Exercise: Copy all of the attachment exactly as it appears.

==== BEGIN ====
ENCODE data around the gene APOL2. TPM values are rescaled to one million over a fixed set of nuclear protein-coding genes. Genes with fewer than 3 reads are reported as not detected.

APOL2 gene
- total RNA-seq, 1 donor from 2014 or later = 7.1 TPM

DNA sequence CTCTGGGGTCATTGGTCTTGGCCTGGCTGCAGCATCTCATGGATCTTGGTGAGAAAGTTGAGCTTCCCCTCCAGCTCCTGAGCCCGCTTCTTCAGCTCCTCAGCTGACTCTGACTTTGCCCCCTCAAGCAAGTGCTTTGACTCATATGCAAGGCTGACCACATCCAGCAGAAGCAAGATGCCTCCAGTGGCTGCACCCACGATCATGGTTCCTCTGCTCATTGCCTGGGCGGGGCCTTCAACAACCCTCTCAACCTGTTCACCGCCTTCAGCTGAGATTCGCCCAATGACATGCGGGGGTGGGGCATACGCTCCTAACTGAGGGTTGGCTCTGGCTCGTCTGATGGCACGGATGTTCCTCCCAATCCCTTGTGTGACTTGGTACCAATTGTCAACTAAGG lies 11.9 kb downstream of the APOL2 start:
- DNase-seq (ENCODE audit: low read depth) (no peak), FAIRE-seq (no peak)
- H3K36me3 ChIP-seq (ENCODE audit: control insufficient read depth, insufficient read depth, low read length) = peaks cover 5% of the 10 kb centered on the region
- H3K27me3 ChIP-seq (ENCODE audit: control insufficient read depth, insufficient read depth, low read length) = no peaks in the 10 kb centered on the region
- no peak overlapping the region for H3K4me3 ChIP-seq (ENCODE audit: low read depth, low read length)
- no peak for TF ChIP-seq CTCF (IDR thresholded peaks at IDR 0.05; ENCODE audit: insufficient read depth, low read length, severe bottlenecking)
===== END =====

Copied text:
ENCODE data around the gene APOL2. TPM values are rescaled to one million over a fixed set of nuclear protein-coding genes. Genes with fewer than 3 reads are reported as not detected.

APOL2 gene
- total RNA-seq, 1 donor from 2014 or later = 7.1 TPM

DNA sequence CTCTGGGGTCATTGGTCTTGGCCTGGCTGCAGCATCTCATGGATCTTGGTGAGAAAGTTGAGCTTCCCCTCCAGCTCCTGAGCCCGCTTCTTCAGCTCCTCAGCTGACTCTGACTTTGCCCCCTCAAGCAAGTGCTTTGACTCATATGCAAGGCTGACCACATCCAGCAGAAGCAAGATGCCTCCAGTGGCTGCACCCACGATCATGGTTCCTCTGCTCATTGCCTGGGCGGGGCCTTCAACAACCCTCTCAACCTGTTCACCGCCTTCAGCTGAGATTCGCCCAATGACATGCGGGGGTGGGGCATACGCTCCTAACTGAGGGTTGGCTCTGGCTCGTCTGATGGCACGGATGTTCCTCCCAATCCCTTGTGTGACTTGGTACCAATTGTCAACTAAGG lies 11.9 kb downstream of the APOL2 start:
- DNase-seq (ENCODE audit: low read depth) (no peak), FAIRE-seq (no peak)
- H3K36me3 ChIP-seq (ENCODE audit: control insufficient read depth, insufficient read depth, low read length) = peaks cover 5% of the 10 kb centered on the region
- H3K27me3 ChIP-seq (ENCODE audit: control insufficient read depth, insufficient read depth, low read length) = no peaks in the 10 kb centered on the region
- no peak overlapping the region for H3K4me3 ChIP-seq (ENCODE audit: low read depth, low read length)
- no peak for TF ChIP-seq CTCF (IDR thresholded peaks at IDR 0.05; ENCODE audit: insufficient read depth, low read length, severe bottlenecking)